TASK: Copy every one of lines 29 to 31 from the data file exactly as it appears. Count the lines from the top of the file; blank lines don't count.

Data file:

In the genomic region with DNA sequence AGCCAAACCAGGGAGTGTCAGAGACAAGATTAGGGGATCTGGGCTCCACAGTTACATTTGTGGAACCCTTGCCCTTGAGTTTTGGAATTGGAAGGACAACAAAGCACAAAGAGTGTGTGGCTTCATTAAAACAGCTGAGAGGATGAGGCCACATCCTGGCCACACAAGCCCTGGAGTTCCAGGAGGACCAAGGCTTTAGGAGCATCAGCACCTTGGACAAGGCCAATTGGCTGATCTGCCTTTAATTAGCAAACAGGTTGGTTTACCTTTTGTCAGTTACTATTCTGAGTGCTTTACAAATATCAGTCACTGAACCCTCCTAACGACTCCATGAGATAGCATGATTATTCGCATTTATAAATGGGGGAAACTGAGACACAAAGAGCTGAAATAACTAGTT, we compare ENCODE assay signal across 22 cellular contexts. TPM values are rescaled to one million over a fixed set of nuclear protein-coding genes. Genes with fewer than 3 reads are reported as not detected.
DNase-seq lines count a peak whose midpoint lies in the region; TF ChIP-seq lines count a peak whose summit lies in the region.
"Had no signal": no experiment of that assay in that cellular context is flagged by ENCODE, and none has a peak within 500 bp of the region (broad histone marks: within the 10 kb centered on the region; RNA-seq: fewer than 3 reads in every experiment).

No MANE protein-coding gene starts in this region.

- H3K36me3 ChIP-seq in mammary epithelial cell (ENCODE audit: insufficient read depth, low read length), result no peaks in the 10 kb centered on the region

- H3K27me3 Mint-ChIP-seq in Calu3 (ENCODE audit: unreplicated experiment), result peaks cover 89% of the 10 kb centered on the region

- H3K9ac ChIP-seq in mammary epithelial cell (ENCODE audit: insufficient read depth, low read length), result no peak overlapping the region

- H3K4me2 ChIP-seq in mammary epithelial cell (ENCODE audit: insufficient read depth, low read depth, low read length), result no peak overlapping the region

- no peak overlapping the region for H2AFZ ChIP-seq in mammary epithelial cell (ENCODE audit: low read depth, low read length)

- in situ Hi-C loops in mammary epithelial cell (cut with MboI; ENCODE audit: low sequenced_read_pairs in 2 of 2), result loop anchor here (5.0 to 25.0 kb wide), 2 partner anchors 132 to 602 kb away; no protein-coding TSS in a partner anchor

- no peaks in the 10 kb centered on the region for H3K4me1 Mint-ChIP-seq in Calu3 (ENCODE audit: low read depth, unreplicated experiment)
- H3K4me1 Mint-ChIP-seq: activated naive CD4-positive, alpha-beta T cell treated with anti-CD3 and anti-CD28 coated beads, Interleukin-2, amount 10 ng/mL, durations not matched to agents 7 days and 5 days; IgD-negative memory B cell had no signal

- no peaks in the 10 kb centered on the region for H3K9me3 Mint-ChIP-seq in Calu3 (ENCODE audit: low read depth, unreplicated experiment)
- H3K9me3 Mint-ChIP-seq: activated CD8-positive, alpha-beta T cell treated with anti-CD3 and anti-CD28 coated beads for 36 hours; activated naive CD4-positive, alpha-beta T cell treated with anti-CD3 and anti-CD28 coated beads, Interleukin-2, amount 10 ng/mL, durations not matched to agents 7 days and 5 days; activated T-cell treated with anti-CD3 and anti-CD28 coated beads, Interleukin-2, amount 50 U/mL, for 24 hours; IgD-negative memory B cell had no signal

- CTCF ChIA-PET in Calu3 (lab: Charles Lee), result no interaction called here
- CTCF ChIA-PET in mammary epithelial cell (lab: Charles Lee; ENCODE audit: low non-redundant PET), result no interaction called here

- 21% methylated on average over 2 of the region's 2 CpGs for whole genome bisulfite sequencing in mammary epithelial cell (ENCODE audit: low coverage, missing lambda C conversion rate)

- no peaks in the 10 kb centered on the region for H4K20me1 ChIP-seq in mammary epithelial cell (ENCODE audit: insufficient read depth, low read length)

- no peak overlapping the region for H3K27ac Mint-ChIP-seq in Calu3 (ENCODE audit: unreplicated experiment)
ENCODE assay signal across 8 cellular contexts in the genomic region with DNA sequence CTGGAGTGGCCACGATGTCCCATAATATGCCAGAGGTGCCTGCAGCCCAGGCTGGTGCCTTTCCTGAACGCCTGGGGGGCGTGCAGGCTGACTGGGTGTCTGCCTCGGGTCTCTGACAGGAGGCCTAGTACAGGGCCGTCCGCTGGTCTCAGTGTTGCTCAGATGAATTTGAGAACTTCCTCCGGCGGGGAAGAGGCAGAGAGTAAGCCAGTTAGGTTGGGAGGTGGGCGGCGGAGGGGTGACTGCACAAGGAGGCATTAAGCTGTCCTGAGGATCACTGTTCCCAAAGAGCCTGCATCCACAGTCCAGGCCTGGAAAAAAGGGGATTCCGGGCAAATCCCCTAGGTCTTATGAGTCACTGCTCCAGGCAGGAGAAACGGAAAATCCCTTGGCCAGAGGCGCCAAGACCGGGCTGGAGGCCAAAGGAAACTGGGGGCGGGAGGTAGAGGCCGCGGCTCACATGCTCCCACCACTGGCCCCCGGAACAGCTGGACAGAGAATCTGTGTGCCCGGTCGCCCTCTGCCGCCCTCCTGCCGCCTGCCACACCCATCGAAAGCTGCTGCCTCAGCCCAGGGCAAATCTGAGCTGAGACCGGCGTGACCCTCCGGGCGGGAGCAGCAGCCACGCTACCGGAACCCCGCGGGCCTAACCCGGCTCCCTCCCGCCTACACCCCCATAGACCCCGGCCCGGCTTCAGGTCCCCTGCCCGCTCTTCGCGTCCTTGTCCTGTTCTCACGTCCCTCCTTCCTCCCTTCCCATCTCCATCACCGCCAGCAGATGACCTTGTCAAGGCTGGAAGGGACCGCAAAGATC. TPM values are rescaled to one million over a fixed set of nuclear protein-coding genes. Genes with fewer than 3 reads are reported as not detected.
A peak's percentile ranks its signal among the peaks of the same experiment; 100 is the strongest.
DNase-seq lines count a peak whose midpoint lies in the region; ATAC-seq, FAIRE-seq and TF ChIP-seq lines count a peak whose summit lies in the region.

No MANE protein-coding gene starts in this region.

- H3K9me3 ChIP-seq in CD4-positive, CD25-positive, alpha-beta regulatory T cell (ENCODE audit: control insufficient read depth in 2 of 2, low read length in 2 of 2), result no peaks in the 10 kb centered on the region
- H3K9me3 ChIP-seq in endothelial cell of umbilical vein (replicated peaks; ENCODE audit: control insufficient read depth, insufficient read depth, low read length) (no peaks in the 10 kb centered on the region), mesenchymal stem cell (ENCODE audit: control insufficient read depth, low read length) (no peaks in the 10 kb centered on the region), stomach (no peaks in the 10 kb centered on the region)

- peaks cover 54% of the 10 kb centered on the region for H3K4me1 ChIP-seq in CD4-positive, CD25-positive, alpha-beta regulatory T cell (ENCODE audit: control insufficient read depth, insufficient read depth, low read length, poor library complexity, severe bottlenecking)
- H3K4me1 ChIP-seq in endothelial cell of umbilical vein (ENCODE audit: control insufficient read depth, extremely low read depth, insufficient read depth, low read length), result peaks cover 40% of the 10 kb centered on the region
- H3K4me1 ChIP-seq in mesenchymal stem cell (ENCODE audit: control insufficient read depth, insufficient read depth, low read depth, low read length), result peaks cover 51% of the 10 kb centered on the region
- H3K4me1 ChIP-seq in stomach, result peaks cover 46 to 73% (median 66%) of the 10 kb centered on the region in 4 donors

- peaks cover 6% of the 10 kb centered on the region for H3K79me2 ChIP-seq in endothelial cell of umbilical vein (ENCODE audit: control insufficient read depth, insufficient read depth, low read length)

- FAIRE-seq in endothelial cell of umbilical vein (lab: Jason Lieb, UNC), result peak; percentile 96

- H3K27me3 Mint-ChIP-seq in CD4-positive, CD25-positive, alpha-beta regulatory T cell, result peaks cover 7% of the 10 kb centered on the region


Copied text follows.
- H3K4me1 ChIP-seq in stomach, result peaks cover 46 to 73% (median 66%) of the 10 kb centered on the region in 4 donors

- peaks cover 6% of the 10 kb centered on the region for H3K79me2 ChIP-seq in endothelial cell of umbilical vein (ENCODE audit: control insufficient read depth, insufficient read depth, low read length)

- FAIRE-seq in endothelial cell of umbilical vein (lab: Jason Lieb, UNC), result peak; percentile 96